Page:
In 1945, Henry Hazlitt authored Economics in One Lesson, wherein he offers market-oriented insight into a number of post-war developments in the United States and dispels several myths associated with economic theory that continue to dominate public policy discourse over sixty years later.
The first chapter, titled, “The Lesson,” discusses how many economic theories rely on fallacious assumptions and fail to anticipate the long-run consequences of public policy: “The art of economics consists in looking not merely at the immediate but at the longer effects of any act or policy; it consists in tracing the consequences of that policy not merely for one group but for all groups.”
In other words, Hazlitt is reviving Bastiat’s concept of opportunity costs and law of unintended consequences, introduced nearly a century earlier in his essay, “What is Seen, What is Not Seen.” Bastiat presents a scenario in which a shopkeeper’s son breaks a window and spectators console the man that,
“It is an ill wind that blows nobody good. Everybody must live, and what would become of the glaziers if panes of glass were never broken?” In response to this hypothetical situation, Bastiat posits to the reader “what is not seen”:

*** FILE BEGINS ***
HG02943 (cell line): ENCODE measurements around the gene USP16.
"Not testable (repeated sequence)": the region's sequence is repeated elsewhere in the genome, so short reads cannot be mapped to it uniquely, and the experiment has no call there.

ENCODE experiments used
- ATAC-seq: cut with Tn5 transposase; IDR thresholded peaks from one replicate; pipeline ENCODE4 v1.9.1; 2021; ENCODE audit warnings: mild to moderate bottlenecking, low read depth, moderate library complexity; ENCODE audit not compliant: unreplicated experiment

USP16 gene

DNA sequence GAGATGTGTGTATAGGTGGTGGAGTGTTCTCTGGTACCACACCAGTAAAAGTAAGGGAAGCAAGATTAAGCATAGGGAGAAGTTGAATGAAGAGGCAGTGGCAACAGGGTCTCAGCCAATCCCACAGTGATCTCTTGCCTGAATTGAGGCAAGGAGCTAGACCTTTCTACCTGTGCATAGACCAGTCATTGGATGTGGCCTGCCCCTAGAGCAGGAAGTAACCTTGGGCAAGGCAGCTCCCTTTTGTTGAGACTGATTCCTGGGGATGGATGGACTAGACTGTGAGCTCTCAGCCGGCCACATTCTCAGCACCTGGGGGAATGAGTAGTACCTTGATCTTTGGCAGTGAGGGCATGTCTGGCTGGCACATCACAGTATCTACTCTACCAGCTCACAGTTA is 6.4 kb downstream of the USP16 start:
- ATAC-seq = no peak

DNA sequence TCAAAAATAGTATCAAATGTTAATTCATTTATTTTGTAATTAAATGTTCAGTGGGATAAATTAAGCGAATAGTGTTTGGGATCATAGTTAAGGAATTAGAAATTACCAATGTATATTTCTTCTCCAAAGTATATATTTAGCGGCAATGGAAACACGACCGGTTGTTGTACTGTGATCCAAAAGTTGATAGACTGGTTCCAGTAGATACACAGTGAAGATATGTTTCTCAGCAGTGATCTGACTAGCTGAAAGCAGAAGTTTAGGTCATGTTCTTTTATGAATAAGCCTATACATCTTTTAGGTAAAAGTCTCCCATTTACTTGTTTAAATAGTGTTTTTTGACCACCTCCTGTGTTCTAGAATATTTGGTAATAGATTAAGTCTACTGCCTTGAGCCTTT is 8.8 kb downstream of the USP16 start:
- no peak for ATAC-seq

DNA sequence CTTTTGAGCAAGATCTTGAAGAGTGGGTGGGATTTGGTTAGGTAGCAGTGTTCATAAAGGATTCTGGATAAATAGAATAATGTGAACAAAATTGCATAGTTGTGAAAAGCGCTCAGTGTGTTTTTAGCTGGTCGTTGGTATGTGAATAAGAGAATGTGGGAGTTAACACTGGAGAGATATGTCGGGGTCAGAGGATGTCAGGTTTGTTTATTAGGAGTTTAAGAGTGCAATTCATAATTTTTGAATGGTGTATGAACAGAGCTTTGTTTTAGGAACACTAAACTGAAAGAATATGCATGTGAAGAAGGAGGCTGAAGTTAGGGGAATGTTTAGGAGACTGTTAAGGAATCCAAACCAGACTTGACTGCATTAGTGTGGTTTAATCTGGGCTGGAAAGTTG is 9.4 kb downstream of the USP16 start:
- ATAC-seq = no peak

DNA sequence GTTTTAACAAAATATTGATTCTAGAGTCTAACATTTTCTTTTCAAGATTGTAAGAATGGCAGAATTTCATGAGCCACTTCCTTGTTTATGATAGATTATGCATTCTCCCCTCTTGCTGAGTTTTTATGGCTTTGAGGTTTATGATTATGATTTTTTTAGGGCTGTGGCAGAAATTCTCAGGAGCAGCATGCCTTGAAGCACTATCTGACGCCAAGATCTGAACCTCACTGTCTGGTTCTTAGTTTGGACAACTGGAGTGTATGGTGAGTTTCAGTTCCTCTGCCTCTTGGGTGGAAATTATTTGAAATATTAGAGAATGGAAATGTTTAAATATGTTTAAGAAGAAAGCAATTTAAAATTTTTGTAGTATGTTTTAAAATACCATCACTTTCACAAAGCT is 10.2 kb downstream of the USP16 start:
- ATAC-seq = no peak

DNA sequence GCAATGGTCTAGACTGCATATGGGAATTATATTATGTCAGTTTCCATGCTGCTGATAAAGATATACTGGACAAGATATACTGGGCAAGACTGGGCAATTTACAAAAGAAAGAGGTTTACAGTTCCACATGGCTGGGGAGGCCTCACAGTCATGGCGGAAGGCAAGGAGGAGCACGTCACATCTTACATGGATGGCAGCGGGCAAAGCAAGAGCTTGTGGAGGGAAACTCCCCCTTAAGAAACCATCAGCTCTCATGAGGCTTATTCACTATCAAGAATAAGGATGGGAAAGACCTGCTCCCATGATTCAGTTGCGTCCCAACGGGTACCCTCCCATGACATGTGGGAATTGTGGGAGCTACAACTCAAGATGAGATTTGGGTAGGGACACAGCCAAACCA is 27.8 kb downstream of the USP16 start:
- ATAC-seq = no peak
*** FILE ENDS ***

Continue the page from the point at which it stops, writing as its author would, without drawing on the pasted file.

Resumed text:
“But if, on the other hand, you come to the conclusion, as is too often the case, that it is a good thing to break windows, that it causes money to circulate, and that the encouragement of industry in general will be the result of it, you will oblige me to call out, “Stop there! Your theory is confined to that which is seen; it takes no account of that which is not seen. It is not seen that as our shopkeeper has spent six francs upon one thing, he cannot spend them upon another. It is not seen that if he had not had a window to replace, he would, perhaps, have replaced his old shoes, or added another book to his library. In short, he would have employed his six francs in some way, which this accident has prevented.”
The ideas of opportunity cost and unintended consequences profoundly affected public policy, challenging economists and politicians to scrutinize more heavily initiatives to intervene in the economic or manipulate economic outcomes. Hazlitt’s lessons, of which there are two dozen, apply to the 21st century economy, as well. He discusses how taxes discourage production, what effect minimum wage laws have on employers, where “Saving the X Industry” fails, and whom tariffs protect. I plan to enumerate these lessons in the coming weeks, applying them to various municipal, provincial, and federal policy initiatives and offering market-oriented solutions to each. This will familiarize the reader with Canadian politics and introduce ideas from some of history’s greatest thinkers.
Hazlitt’s book is available for download at Mises.org!